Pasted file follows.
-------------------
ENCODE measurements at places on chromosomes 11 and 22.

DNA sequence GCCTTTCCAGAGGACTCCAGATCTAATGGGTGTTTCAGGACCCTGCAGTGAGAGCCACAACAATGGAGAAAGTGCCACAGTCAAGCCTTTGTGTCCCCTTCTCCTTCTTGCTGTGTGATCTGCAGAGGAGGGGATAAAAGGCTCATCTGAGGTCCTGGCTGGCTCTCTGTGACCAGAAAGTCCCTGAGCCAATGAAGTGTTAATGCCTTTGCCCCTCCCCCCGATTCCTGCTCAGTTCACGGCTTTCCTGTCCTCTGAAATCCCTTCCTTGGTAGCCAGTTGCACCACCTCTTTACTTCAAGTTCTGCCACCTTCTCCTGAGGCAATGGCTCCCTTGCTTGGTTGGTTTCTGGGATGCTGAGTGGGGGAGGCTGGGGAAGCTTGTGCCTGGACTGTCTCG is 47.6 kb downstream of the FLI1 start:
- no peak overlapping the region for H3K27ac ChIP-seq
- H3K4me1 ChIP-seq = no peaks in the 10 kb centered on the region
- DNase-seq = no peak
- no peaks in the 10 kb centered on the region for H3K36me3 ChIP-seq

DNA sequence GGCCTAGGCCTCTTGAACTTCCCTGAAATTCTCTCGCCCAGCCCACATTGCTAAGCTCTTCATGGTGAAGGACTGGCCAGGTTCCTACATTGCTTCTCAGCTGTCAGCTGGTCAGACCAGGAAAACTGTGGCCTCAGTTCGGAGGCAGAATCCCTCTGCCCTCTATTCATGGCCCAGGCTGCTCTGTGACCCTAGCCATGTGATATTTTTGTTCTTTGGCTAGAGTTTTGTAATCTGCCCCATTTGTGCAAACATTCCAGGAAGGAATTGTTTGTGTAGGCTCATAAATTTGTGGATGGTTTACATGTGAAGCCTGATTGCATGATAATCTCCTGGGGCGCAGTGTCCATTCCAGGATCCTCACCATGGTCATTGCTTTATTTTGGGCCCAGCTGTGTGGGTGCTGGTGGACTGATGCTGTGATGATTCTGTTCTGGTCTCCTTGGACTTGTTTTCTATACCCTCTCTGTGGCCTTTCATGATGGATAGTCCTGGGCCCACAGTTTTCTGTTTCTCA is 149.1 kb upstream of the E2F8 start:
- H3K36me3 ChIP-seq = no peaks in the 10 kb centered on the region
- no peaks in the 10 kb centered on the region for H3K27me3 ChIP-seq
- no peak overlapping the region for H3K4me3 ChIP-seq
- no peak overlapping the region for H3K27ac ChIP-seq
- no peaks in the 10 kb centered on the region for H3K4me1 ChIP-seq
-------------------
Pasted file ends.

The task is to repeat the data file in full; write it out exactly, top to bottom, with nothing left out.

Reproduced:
ENCODE measurements at places on chromosomes 11 and 22.

DNA sequence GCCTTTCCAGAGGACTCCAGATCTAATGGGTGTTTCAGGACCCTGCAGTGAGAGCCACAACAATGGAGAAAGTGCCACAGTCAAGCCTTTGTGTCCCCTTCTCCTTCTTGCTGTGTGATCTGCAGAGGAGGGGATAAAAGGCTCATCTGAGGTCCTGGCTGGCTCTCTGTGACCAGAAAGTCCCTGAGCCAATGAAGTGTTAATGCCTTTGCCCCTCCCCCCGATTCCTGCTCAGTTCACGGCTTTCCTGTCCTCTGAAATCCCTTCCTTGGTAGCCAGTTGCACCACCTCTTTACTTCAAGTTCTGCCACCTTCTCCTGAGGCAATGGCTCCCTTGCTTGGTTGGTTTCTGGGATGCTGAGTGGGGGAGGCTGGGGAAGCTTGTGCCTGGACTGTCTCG is 47.6 kb downstream of the FLI1 start:
- no peak overlapping the region for H3K27ac ChIP-seq
- H3K4me1 ChIP-seq = no peaks in the 10 kb centered on the region
- DNase-seq = no peak
- no peaks in the 10 kb centered on the region for H3K36me3 ChIP-seq

DNA sequence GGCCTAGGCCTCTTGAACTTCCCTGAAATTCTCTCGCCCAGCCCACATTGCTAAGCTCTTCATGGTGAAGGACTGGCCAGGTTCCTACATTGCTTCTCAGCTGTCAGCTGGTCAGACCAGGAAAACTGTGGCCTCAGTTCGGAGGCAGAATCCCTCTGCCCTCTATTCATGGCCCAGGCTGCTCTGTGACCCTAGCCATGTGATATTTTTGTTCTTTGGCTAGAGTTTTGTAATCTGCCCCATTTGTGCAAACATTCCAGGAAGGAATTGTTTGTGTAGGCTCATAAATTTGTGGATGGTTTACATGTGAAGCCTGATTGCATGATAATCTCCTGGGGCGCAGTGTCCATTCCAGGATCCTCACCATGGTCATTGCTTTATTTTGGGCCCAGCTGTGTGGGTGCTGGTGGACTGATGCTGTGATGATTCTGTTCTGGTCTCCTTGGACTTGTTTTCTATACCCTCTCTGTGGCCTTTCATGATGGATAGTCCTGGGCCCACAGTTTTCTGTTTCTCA is 149.1 kb upstream of the E2F8 start:
- H3K36me3 ChIP-seq = no peaks in the 10 kb centered on the region
- no peaks in the 10 kb centered on the region for H3K27me3 ChIP-seq
- no peak overlapping the region for H3K4me3 ChIP-seq
- no peak overlapping the region for H3K27ac ChIP-seq
- no peaks in the 10 kb centered on the region for H3K4me1 ChIP-seq